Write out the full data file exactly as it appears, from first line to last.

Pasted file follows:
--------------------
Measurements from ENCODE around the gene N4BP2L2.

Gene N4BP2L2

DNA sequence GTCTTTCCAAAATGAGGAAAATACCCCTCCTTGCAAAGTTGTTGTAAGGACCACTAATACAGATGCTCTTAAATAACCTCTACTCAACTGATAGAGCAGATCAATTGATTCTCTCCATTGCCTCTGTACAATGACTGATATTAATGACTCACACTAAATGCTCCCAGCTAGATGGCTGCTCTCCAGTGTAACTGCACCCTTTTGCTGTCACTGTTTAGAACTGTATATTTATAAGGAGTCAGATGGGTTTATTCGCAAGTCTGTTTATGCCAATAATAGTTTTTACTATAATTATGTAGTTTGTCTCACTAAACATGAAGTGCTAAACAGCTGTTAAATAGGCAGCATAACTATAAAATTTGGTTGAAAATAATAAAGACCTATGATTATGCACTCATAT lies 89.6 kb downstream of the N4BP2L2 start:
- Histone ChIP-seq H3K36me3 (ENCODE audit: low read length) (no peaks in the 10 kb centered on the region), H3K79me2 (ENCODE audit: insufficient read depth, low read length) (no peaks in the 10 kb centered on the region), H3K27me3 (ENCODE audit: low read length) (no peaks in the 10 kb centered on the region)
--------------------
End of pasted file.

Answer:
Measurements from ENCODE around the gene N4BP2L2.

Gene N4BP2L2

DNA sequence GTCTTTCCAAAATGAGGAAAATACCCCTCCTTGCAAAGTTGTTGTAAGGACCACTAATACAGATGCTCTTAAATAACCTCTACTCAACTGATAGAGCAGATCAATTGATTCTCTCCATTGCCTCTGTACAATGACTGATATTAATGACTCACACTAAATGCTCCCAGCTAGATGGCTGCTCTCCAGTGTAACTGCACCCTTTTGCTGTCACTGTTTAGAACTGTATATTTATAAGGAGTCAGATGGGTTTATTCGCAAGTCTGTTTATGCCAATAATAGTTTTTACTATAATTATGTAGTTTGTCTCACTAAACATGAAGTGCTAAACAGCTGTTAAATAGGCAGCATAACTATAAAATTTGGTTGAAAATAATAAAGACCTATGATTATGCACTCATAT lies 89.6 kb downstream of the N4BP2L2 start:
- Histone ChIP-seq H3K36me3 (ENCODE audit: low read length) (no peaks in the 10 kb centered on the region), H3K79me2 (ENCODE audit: insufficient read depth, low read length) (no peaks in the 10 kb centered on the region), H3K27me3 (ENCODE audit: low read length) (no peaks in the 10 kb centered on the region)